In my last post I came out as a POD person – a print-on-demand author. Strictly speaking, I may not have used the term correctly. As several writers have reminded me, print-on-demand refers to the technology, not the business model. Perhaps I should have called myself a self-published author, but the new technology is changing the publishing field so rapidly that definitions are in flux. So I’m not going to back down – I still like the term POD for the publication method I chose. In today’s Q&A, I’m addressing some basic questions.
What is Print on Demand, anyway?
Print on Demand is a printing technology that came into being with the advent of digital printing. In POD, copies of a book or other document are not printed until an order has been received. It’s now possible to produce single copies or very small print runs at a fixed cost per copy. This wasn’t possible with traditional technologies such as letterpress and offset printing, which involve much higher setup costs.
Who uses Print on Demand technology?
Although the term’s commonly used to refer to online publishers who help authors self-publish their books, more and more traditional small presses have switched to POD technology, often contracting their printing out to POD service providers. According to Wikipedia, many academic and university presses are using POD. Large publishers may also use it to reprint older titles or for test marketing.
What’s the difference between Print on Demand and Self-Publishing?
Many companies have sprung up that offer POD services to authors who want to self-publish. Their services include design and layout, printing, shipping, handling copyright and ISBN numbers, and listing the books with online services like Amazon, Barnes & Noble and Borders. Self-publishing, on the other hand, can refer to any technology. I know many poets who produce small chap books using the machines at Staples or Kinko’s, and some authors who have self-published by shepherding their own books through the design, printing and distribution process from beginning to end. To me, that would be like slogging through hell, and I’d much rather pay someone else to handle the technical and business aspects.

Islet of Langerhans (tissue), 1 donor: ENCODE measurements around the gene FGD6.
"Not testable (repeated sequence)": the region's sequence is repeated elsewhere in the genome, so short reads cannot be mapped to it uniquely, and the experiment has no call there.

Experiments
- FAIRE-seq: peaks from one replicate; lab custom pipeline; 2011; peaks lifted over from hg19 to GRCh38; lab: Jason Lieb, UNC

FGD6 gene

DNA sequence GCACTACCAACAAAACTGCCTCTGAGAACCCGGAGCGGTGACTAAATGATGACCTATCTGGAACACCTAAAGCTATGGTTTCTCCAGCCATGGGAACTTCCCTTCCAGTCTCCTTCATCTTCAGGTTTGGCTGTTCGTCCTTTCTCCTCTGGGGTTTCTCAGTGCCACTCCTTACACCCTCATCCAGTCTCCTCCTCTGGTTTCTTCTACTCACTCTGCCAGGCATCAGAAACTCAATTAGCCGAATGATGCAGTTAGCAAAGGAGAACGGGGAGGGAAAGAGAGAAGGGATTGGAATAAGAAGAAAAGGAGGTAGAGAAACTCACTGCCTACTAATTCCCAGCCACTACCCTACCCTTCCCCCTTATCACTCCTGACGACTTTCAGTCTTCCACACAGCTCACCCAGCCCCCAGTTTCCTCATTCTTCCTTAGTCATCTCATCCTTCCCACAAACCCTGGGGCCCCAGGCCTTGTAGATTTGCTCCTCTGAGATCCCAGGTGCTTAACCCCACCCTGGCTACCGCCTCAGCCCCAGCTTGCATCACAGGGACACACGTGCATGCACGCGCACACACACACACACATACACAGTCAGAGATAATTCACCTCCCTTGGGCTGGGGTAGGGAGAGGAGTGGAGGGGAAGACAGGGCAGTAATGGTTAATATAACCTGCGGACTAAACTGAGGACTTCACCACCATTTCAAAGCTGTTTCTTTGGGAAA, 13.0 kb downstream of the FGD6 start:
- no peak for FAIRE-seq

Will a POD company edit my work?
Probably not, unless you pay extra. Most companies offer editing packages for an additional fee. Patricia Stoltey posed the question well: “I’ve read some great books from POD publishers (mostly nonfiction), and also some not so good. The big difference is usually in the editing (or lack thereof). My questions: Do the POD sites make an effort to tell beginning authors that they must not only self-edit, but should often hire a professional editor as well? Or do they offer editing services as part of their contract?”
My publisher, Virtualbookworm, is selective in choosing which manuscripts to accept for publication, and they refuse to publish anything pornographic or excessively violent. Other publishers will accept just about anything that comes their way. The owner of a local independent bookstore established a print-on-demand company several years ago. She’s candidly admitted that she started the new business because she doesn’t expect the bookstore to survive more than another decade. She refers to the POD firm as a printer rather than a publisher, and makes no judgments as to the quality of the books she prints, at least when communicating with the aspiring authors who comprise her customer base. Privately, she’s told me that 90% of what she publishes is crap.
Morgan Mandel, who published two previous books with a small press, posted an interesting comment on Friday’s blog. She said in part, “This time, I went the self-publishing route for Killer Career. It’s very liberating to call the shots myself, but it’s a lot more work than having a publisher do it for you. . . . I received a thorough edit three times from Helen Ginger and I’m confident my book is the best it can be.”
People often ask me who edited my books, and I reply, “I did.” However, I have professional experience in copyediting and journalism, and both my mysteries went through exhaustive critiques in three writing groups, so I’m confident of their quality. Feedback from readers has validated my judgment.
With so little quality control in the POD field, how do you convince people your work is worth reading, let alone buying?
Good question, but I’m going to save it for Wednesday’s post. In the meantime, keep sending me your comments and questions. What’s your experience with POD publishing?